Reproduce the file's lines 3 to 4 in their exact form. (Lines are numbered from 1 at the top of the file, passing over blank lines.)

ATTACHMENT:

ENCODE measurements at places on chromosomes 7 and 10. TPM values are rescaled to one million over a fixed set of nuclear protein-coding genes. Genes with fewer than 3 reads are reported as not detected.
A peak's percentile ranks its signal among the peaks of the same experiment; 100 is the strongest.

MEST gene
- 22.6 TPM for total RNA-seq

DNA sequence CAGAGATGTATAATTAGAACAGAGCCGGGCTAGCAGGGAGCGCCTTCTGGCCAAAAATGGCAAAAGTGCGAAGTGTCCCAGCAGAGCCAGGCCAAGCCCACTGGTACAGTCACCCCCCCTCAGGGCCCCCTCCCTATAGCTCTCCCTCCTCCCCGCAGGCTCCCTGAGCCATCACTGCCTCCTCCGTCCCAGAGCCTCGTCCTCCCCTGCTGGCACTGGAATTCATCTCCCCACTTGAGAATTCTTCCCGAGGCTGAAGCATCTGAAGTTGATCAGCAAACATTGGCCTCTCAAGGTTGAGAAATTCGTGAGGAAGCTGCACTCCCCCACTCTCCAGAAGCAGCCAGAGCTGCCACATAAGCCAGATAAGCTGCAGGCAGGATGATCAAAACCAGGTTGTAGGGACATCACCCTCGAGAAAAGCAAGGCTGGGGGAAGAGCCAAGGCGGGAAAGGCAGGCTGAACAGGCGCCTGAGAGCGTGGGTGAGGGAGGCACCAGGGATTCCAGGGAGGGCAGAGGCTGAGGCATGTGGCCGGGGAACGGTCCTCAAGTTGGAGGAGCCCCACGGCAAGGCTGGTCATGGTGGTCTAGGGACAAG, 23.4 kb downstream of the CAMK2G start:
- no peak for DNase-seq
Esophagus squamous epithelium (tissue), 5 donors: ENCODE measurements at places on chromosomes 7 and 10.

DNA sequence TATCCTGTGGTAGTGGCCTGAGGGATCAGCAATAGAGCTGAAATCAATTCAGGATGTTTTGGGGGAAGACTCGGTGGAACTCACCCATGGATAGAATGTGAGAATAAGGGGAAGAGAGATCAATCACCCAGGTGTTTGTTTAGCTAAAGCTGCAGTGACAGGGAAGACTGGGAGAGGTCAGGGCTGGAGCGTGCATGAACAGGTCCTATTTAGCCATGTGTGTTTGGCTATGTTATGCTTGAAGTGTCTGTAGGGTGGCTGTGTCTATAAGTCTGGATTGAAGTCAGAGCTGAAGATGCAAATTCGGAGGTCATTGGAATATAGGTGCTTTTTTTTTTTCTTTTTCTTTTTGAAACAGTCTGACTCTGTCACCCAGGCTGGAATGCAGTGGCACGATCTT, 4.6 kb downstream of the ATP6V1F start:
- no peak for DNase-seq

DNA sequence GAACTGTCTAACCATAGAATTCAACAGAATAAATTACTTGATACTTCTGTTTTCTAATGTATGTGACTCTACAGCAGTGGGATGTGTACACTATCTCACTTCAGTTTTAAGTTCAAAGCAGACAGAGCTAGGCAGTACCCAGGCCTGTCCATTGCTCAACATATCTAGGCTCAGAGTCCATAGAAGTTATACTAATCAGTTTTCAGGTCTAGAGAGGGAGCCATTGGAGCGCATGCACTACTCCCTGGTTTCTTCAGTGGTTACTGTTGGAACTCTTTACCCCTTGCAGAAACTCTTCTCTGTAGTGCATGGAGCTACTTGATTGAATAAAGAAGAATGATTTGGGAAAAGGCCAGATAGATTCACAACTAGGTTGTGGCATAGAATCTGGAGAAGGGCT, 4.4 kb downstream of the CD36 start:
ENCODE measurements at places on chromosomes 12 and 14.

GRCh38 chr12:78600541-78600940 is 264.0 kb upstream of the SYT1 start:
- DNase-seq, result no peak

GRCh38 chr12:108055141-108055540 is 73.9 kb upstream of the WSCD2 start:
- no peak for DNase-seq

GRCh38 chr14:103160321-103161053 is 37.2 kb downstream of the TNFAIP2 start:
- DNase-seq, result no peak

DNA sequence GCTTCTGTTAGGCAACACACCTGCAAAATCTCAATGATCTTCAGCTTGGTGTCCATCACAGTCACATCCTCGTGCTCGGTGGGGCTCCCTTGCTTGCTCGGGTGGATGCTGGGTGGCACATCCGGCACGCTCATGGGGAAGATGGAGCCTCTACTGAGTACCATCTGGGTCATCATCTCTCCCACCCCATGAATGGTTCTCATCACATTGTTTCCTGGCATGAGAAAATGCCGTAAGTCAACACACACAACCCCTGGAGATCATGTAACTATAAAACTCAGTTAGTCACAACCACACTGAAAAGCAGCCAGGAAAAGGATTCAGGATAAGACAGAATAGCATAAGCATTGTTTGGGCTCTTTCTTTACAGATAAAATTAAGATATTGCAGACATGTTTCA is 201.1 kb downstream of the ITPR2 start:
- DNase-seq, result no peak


MEST gene
- 22.6 TPM for total RNA-seq